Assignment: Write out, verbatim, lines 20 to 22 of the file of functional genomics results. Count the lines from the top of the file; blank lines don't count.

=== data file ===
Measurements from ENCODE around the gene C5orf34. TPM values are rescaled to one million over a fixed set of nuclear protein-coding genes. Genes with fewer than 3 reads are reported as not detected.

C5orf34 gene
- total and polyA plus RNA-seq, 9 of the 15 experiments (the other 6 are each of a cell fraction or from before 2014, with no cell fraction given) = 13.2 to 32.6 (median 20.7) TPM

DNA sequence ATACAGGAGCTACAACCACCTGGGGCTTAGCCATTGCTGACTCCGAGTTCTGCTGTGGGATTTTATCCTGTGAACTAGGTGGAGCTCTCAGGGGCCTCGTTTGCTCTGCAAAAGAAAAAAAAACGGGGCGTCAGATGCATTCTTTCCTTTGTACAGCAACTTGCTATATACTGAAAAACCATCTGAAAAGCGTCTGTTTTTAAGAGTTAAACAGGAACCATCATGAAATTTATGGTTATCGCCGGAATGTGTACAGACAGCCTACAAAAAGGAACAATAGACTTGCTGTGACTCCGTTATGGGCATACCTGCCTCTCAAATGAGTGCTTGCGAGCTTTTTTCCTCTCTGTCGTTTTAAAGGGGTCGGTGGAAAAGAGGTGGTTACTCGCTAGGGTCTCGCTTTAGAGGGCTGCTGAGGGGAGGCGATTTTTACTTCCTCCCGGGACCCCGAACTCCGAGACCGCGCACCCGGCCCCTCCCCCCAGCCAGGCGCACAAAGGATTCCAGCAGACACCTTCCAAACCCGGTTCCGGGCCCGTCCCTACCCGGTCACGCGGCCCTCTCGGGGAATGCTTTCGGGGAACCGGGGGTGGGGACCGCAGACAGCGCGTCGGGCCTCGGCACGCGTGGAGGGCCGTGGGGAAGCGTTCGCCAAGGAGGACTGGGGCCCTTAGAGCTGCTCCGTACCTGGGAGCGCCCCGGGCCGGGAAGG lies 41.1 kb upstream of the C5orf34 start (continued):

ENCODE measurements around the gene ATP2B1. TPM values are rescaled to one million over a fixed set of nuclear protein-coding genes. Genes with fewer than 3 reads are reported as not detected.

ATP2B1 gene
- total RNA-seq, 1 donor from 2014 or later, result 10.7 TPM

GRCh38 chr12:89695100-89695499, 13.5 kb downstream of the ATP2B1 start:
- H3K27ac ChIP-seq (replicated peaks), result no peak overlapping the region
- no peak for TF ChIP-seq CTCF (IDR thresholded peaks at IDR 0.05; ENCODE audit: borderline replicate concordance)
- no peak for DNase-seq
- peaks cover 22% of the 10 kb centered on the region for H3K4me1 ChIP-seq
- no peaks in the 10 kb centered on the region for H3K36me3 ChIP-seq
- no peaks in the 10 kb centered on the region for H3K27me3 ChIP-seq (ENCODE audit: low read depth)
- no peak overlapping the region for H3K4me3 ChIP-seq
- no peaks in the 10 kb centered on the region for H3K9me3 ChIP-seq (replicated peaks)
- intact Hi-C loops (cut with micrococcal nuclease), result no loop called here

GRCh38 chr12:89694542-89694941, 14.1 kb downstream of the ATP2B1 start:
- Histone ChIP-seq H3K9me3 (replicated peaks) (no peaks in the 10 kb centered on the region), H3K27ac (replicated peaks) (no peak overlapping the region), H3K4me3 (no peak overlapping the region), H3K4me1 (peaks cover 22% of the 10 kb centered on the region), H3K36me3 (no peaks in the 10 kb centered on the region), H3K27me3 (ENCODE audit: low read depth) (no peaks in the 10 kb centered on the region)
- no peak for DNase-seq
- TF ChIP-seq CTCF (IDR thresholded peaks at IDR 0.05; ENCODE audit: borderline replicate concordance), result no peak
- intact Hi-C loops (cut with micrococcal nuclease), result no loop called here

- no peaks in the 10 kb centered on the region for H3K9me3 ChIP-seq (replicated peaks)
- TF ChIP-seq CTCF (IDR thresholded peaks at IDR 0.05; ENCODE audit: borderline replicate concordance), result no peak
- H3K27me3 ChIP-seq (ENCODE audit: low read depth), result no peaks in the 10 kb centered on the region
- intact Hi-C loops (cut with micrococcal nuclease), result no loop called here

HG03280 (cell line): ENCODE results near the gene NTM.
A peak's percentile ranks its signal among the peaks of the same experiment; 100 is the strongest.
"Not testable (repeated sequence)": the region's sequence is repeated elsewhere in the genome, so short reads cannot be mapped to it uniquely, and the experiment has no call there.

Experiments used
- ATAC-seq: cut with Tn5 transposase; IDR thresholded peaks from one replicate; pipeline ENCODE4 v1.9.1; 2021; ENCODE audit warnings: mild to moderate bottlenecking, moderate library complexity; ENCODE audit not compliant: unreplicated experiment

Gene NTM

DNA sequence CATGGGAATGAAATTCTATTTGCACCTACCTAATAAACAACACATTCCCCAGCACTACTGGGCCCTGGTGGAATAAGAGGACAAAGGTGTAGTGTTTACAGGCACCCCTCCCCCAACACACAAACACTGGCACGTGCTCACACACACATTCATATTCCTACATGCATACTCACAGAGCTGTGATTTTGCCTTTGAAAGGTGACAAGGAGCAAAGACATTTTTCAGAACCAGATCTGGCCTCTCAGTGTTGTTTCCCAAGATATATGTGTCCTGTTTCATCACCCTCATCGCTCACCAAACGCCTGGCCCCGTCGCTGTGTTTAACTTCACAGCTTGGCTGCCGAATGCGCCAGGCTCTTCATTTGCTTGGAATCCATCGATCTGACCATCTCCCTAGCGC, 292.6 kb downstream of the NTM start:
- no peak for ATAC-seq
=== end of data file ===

- no peak for DNase-seq
- TF ChIP-seq CTCF (IDR thresholded peaks at IDR 0.05; ENCODE audit: borderline replicate concordance), result no peak
- intact Hi-C loops (cut with micrococcal nuclease), result no loop called here